For those of you who can practice social distancing, please reference this article for guidance from psychologists on how to stay well while remaining in isolation at home: https://www.apa.org/practice/programs/dmhi/research-information/social-distancing.

For parents and other caregivers whose children need to remain at home due to school closures, check out these great recommendations for how to keep children occupied and engaged in play at home:

Do you have tips or strategies to help keep children active and resilient during this time? Share your ideas by tweeting @sarah_domoff or using #MediaMondays. Stay well and contact your local psychologist for support @apa @pureMPA.

Media Mondays: Adolescents’ Phone Use and Mental Health Concerns

Adolescents’ Phone Use and Mental Health Concerns
Written by Kelly Mannion, graduate member of the Family Health Lab and Sarah Domoff, PhD

There has been increased debate regarding how screen media may or may not be harmful for adolescents. Although research is fairly consistent about how smartphone use interferes with adolescents’ sleep (see Domoff, Borgen, Foley, & Maffett, 2019 for a review on smartphone use and adolescents’ physical health), evidence is quite mixed regarding whether smartphones contribute to poorer mental health. A major limitation of prior research is that it has relied on adolescents making estimates of their phone use. Jensen and colleagues (2019) address this limitation.

Jensen et al. (2019) examined the mobile phone use and mental health symptoms of 388 adolescents via self-report and ecological momentary assessment (EMA). EMA consists of individuals reporting their own phone usage and mental health symptoms live, in real time, as opposed to a self-report assessment completed later (and after usage). Results indicated that adolescents’ phone use was not associated with poorer mental health, regardless of the amount of time spent on the phone. These results suggest that simply using smartphones may not be harming adolescents’ mental health. Indeed, our research has suggested that it is how an adolescent uses his or her phone that matters for various outcomes, such as academic performance (see Domoff, Foley, & Ferkel, 2019). If you are interested in learning more about how smartphones may impact youth at school, click here.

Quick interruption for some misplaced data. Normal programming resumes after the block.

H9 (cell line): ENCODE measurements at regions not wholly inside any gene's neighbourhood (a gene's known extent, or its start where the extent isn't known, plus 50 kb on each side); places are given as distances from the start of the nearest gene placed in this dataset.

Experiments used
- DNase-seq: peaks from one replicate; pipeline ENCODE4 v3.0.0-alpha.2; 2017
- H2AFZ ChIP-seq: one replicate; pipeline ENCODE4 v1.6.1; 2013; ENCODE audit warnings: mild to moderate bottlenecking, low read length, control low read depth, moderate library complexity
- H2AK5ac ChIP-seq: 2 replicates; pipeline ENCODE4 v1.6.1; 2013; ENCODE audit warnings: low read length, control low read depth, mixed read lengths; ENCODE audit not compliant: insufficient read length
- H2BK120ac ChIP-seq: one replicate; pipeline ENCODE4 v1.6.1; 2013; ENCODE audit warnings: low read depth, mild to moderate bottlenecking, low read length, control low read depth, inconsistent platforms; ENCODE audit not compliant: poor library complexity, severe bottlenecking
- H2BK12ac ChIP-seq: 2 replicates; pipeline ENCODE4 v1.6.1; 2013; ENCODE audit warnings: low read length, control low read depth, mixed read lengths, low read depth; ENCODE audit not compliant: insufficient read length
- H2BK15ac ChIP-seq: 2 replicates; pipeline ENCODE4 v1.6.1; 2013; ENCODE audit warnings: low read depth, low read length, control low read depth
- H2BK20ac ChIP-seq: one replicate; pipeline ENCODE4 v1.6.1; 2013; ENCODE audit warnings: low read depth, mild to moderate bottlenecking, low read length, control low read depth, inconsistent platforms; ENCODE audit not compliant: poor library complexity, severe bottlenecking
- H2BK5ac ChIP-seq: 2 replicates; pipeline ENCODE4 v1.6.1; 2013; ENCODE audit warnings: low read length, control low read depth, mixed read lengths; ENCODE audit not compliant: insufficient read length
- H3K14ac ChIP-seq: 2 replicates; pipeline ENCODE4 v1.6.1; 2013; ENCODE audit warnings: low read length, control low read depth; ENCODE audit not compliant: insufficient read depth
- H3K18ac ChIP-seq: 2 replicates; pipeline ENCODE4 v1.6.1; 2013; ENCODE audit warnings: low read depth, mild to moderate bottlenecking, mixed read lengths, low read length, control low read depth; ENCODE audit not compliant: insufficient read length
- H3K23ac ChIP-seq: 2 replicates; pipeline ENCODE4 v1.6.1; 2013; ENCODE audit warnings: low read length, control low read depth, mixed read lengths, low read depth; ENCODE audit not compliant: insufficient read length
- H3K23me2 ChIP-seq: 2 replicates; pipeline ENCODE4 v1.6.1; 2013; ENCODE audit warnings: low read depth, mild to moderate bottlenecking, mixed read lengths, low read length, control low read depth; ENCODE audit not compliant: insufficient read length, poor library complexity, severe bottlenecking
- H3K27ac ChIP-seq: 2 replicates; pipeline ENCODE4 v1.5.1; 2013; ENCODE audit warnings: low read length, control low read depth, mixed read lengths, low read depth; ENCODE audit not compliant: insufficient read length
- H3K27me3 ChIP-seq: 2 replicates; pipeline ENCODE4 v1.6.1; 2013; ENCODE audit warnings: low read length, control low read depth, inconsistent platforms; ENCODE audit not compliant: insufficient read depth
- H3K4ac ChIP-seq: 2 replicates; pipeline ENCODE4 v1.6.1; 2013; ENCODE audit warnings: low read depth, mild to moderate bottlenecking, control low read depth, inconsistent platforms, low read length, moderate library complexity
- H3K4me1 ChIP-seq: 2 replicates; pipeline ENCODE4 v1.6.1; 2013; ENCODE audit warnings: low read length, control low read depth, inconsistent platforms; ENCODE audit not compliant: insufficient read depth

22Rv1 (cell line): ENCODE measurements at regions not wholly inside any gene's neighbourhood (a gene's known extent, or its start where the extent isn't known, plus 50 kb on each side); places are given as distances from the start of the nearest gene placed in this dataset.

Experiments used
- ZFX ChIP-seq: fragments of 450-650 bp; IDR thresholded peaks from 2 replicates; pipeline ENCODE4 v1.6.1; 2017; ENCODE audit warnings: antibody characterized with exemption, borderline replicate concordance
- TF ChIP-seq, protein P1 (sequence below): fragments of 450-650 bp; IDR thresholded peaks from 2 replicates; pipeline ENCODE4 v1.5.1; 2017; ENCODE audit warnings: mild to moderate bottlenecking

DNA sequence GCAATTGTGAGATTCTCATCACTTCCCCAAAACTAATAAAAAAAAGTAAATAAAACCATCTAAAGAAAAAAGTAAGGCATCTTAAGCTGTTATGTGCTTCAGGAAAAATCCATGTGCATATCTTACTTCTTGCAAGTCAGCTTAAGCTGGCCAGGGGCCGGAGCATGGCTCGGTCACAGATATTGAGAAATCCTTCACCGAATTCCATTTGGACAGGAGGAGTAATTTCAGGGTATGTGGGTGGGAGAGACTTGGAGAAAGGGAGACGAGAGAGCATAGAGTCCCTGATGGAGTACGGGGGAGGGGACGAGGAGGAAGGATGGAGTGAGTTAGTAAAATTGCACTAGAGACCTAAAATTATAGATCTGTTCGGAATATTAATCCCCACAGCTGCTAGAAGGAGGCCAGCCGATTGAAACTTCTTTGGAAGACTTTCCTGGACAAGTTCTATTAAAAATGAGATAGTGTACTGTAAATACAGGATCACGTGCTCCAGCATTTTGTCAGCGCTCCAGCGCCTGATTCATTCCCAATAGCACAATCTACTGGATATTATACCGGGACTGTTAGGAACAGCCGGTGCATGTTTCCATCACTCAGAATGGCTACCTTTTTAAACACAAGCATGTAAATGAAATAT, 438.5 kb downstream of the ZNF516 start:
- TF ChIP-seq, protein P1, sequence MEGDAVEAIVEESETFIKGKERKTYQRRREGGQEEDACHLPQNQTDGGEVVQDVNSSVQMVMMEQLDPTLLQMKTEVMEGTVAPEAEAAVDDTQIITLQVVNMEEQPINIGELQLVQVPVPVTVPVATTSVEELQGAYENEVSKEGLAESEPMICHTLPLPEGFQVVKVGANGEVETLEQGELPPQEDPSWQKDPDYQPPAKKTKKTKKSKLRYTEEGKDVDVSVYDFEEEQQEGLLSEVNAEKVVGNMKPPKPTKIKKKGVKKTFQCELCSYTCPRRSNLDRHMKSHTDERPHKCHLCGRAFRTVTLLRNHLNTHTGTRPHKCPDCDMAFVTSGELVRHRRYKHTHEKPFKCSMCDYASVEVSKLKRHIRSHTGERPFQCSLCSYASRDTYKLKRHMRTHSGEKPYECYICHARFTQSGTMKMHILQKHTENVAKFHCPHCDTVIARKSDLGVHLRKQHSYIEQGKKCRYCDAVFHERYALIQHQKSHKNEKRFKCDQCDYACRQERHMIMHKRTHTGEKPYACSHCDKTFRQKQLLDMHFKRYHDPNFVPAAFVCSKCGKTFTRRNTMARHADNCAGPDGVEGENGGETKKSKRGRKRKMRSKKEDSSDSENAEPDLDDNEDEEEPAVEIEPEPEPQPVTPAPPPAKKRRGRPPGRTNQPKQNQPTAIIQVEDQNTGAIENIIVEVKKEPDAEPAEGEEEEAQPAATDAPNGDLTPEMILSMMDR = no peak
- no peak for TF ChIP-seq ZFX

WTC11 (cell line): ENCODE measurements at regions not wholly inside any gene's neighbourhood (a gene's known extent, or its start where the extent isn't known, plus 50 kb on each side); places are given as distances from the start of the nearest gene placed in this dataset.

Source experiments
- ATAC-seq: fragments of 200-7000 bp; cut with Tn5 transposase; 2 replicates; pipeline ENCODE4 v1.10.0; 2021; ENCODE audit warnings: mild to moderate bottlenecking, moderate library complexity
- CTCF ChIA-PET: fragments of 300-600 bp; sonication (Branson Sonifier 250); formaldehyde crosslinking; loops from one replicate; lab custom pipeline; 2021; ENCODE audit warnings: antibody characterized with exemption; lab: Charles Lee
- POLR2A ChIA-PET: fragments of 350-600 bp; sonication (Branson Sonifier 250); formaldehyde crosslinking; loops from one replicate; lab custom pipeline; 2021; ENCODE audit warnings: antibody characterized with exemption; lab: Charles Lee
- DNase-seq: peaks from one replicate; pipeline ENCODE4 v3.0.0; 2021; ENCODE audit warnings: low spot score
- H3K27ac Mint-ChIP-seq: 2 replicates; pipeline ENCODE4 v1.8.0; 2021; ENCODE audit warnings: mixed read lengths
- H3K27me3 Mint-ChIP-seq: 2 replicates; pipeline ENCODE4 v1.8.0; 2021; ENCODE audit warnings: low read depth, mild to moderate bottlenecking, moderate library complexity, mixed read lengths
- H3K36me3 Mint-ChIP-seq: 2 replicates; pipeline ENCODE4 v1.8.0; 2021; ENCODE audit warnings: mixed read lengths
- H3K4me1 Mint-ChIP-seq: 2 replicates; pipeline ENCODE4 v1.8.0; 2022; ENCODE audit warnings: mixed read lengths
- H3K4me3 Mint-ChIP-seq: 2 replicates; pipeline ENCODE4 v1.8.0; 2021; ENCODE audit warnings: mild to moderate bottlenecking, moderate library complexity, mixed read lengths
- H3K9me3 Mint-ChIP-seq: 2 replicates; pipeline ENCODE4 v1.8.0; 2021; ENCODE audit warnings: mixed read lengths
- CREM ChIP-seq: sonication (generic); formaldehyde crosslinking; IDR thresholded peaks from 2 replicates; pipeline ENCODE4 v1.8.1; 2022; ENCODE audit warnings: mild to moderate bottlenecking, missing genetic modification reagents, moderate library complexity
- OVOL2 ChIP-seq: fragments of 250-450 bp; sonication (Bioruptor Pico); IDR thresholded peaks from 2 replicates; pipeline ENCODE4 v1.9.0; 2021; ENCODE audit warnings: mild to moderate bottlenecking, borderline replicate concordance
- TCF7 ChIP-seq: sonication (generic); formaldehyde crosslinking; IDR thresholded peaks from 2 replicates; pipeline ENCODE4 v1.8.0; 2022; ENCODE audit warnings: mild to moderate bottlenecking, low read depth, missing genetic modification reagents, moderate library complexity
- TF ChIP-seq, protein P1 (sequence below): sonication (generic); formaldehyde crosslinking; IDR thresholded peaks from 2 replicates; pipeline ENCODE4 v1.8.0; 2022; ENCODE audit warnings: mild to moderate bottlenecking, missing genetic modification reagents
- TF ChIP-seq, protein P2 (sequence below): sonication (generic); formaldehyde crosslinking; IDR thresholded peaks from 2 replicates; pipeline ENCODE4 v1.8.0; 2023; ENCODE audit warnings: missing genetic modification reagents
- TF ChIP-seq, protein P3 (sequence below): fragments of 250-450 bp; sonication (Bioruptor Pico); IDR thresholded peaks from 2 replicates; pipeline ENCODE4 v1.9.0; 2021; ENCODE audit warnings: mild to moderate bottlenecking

What parents and clinicians should do to help youth use phones in healthier ways:

  • Communicate openly about the risks and benefits of mobile device use.
  • Ask youth about who they follow and the content they enjoy viewing. Importantly, make sure youth know what they should do if they encounter content that upsets them or causes stress or worry.
  • Risks appear to be related to the content that youth are exposed to, as well as the context of use. For example, keeping youth off phones prior to bedtime (and keeping phones out of the bedroom) has the potential to reduce interference with sleep.
  • Talk to a psychologist if you are concerned about your child’s smartphone use and how it may be affecting their functioning.
  • Consider using a family media agreement or cellphone contract to help set limits and support healthy device use. Here are some great examples, available for download: Common Sense Media and Healthy Children’s Family Media Plan

Click here to read the article.

Jensen, M., George, M. J., Russell, M. R., & Odgers, C. L. (2019). Young adolescents’ digital technology use and mental health symptoms: Little evidence of longitudinal or daily linkages. Clinical Psychological Science, 7(6), 1416-1433.

Media Mondays: Goodnight, Sleep Tight, Don’t Let the Cellphones Bite

Goodnight, Sleep Tight, Don’t Let the Cellphones Bite
Written by Emma Skoseth, undergraduate member of the Family Health Lab

 It’s no secret: when our kids say goodnight and head for their bedrooms, they may not truly be logging off. With a rise in cellphone ownership among adolescents comes a rise in usage, and in many households, the glow of these screens under the blanket well past bedtime is becoming a nightly reality. What may serve as an adolescent’s dream-ending to a busy day can be a parent’s nightmare, and this begs the question among caregivers and researchers alike: how does excessive use of cellphones impact the physical health of children? A review of academic literature done by Domoff et al. (2019) has found that while there are either mixed results or too few studies done on the linkage between excessive use of mobile device and a variety of physical health concerns, there is strong evidence that heavy device use has negative consequences for sleep outcomes; the examined studies support the claim that excessive smartphone use isn’t just a nightmare for parents, but can pose problems to children and their sleeping patterns.